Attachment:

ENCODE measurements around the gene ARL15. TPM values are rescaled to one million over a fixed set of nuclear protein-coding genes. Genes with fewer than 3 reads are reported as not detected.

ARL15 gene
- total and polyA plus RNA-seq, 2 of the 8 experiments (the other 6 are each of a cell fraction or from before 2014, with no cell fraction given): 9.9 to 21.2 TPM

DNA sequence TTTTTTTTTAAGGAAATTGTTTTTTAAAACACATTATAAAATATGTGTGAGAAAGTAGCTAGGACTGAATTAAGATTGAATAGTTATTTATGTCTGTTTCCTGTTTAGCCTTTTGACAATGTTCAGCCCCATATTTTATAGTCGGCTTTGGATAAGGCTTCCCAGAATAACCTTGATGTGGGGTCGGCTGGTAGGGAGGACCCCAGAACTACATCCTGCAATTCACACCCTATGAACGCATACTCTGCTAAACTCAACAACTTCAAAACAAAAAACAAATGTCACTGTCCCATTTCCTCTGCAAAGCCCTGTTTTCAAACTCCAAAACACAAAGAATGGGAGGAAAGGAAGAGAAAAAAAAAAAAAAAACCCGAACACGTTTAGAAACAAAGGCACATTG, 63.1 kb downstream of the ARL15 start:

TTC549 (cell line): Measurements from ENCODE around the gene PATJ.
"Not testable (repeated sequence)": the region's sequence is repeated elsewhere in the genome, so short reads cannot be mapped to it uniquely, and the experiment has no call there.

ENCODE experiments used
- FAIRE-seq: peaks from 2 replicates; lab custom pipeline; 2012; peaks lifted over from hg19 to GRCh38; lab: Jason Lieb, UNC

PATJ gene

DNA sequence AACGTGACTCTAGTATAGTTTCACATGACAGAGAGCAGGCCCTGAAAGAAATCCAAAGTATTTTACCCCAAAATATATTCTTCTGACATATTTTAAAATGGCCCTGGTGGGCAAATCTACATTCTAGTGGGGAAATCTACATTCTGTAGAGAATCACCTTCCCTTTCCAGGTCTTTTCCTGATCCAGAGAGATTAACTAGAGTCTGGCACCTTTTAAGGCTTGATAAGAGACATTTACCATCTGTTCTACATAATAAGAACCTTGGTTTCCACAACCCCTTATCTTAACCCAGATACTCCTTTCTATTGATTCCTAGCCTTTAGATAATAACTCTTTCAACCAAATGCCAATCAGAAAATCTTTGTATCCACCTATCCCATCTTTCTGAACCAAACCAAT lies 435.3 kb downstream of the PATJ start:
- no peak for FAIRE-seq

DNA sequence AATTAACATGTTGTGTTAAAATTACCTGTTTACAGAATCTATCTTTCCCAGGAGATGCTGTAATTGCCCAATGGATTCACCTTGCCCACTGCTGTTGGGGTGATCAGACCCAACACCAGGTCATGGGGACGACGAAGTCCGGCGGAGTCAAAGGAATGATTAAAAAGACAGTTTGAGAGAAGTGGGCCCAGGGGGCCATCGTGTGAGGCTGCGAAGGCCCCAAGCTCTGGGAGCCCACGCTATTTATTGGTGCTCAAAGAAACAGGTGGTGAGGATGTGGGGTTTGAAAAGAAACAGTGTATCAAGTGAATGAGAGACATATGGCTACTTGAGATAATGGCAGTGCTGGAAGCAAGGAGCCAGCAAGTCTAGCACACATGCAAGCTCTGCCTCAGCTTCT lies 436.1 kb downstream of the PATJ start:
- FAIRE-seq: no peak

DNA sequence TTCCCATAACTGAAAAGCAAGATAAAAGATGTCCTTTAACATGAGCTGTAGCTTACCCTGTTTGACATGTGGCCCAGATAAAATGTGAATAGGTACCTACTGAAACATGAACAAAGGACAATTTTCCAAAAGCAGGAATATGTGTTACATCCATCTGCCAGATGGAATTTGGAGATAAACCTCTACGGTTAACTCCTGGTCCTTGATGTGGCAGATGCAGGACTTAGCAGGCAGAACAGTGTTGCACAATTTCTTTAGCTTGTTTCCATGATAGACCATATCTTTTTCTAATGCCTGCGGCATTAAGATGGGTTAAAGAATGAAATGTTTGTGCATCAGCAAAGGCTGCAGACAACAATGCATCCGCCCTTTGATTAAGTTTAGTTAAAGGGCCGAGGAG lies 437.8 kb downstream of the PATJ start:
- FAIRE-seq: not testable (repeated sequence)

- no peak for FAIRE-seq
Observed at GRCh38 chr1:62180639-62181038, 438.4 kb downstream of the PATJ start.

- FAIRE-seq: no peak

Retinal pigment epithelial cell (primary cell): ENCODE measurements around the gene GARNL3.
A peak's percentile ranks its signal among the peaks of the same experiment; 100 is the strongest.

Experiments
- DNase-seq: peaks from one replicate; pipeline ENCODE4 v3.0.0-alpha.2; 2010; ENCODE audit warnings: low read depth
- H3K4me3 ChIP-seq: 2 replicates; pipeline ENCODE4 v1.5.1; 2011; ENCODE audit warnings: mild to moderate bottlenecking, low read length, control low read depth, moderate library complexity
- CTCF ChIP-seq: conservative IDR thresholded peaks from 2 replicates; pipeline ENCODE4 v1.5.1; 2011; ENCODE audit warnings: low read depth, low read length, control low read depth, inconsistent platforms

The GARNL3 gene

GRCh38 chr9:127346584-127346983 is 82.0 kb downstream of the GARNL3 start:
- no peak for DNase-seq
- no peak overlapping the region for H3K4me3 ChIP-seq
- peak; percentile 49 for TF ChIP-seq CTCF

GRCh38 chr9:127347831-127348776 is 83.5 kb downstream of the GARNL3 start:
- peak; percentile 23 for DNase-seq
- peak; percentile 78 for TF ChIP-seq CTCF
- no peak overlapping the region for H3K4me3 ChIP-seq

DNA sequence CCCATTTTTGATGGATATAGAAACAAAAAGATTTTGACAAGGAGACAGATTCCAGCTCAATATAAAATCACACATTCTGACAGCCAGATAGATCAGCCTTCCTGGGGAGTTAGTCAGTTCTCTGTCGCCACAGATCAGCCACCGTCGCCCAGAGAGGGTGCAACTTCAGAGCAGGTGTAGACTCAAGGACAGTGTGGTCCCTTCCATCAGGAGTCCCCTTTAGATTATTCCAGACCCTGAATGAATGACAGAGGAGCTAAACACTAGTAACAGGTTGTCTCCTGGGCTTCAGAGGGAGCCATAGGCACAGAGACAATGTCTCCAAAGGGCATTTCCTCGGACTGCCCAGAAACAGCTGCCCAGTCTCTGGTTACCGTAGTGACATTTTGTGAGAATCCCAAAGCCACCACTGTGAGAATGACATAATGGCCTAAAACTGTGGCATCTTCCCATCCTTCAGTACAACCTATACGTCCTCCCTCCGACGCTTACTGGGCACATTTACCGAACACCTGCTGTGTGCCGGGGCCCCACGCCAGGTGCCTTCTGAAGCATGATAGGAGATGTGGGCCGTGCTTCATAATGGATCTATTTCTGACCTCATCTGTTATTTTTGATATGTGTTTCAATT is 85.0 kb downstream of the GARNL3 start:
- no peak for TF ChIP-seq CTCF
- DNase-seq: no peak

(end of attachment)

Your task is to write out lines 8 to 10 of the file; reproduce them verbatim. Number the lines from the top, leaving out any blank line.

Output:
- FAIRE-seq: peaks from 2 replicates; lab custom pipeline; 2012; peaks lifted over from hg19 to GRCh38; lab: Jason Lieb, UNC

PATJ gene

DNA sequence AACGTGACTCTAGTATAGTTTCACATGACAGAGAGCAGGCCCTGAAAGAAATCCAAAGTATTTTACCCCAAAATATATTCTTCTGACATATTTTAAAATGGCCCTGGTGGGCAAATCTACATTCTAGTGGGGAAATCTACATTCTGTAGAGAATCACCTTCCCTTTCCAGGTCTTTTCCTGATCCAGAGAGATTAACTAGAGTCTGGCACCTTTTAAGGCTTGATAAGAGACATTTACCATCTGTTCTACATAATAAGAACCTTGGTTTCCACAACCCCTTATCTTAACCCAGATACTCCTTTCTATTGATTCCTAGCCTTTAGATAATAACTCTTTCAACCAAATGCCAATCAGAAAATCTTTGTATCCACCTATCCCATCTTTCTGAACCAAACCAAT lies 435.3 kb downstream of the PATJ start: